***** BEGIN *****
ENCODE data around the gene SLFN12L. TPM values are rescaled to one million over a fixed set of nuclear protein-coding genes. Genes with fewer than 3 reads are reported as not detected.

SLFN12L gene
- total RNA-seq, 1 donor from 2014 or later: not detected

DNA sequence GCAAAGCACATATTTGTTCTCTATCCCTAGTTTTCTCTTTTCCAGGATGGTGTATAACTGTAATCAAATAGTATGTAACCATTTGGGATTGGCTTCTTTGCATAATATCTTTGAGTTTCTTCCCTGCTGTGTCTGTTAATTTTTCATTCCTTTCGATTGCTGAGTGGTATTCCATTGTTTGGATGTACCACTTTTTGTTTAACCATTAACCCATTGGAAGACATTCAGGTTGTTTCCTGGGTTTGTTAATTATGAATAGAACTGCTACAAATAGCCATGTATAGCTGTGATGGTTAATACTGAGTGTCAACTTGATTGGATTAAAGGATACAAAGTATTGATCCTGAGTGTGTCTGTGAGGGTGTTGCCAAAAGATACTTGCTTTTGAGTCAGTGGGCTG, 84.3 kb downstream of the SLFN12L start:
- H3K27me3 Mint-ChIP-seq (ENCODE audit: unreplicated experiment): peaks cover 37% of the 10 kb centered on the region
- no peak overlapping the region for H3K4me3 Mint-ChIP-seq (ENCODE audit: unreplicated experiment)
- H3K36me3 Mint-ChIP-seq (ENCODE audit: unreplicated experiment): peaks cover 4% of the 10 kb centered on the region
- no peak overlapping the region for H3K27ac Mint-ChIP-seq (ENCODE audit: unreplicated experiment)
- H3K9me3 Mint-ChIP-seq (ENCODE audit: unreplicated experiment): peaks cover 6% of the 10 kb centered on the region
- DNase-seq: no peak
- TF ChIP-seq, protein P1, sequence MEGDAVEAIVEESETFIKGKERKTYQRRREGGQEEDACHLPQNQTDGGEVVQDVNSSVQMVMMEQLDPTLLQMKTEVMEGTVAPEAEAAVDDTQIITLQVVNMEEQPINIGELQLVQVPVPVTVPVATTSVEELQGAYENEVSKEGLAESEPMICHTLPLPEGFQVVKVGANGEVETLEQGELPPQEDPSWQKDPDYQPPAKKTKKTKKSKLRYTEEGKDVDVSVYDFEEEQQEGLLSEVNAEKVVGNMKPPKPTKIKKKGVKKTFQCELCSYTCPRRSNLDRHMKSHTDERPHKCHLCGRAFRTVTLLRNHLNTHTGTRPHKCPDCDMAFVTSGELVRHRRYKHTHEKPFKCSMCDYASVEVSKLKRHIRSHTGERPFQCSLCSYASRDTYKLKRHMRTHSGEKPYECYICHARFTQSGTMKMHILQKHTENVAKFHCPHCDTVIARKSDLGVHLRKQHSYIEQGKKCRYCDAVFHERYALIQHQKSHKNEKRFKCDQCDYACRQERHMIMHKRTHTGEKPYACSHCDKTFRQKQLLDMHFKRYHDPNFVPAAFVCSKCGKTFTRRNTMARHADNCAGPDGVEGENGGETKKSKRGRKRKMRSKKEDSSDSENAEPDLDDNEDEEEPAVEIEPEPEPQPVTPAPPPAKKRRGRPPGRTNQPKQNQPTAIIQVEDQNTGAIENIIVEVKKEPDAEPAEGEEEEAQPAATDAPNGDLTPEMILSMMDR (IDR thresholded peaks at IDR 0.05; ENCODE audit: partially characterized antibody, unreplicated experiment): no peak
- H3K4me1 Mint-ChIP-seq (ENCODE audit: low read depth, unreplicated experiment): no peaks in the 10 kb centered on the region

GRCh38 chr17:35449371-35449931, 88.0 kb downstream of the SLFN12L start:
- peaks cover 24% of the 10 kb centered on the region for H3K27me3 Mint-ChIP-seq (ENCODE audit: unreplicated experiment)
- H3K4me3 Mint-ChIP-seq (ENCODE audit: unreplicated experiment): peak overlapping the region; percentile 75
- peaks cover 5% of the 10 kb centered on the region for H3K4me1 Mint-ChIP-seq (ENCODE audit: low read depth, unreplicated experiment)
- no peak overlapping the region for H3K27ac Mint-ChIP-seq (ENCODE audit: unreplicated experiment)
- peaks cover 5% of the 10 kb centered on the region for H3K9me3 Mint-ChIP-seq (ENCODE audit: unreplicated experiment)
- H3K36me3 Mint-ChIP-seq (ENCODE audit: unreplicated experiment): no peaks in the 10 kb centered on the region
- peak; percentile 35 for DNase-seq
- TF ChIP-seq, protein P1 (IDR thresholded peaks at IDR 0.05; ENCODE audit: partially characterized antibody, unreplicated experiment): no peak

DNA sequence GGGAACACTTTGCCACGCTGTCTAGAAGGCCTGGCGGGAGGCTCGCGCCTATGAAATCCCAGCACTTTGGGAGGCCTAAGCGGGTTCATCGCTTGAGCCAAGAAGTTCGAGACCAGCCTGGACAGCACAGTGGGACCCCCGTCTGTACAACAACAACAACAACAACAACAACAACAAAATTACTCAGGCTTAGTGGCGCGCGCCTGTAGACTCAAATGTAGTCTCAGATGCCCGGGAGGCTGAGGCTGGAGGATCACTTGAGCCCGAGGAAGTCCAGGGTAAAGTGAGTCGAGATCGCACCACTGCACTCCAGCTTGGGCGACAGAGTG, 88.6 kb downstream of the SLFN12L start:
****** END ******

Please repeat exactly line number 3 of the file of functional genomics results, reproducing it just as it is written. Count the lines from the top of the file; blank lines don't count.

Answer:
- total RNA-seq, 1 donor from 2014 or later: not detected